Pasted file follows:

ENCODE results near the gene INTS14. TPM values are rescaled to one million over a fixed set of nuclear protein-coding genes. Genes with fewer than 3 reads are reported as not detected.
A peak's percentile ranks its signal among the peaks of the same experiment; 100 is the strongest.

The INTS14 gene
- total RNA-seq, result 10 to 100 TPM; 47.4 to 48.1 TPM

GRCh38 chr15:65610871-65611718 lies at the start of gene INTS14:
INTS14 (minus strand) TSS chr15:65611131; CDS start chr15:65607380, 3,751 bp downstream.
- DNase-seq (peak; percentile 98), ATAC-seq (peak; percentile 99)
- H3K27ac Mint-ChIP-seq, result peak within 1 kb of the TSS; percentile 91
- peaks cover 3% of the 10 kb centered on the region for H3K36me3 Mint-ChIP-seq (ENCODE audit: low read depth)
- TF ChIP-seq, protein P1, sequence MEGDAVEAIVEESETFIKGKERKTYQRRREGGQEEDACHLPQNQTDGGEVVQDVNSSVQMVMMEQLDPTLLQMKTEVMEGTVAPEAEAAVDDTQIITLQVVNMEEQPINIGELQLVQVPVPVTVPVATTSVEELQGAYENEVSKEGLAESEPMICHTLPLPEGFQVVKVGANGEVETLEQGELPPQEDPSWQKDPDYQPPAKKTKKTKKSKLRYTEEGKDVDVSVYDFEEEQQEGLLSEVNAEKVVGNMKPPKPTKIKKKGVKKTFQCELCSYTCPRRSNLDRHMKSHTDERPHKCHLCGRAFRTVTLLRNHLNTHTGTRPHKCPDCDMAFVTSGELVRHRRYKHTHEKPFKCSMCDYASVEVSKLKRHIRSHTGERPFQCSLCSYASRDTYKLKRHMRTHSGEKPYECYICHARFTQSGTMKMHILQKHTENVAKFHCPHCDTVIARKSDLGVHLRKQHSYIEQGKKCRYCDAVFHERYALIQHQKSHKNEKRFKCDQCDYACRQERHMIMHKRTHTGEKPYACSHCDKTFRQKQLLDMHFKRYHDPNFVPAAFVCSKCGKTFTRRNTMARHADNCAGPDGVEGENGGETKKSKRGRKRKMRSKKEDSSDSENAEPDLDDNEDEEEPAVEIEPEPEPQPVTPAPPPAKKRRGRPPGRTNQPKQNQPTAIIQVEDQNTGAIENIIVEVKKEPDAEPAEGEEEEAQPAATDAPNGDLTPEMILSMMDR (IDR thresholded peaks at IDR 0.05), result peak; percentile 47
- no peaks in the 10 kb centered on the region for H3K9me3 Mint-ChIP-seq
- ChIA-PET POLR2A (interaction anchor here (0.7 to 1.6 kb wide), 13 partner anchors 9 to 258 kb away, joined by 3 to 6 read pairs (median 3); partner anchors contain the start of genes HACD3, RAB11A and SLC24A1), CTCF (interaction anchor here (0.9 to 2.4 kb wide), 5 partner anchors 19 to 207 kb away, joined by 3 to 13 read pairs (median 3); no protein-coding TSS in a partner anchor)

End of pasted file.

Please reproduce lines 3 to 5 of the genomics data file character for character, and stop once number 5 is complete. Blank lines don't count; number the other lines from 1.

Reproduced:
The INTS14 gene
- total RNA-seq, result 10 to 100 TPM; 47.4 to 48.1 TPM

GRCh38 chr15:65610871-65611718 lies at the start of gene INTS14: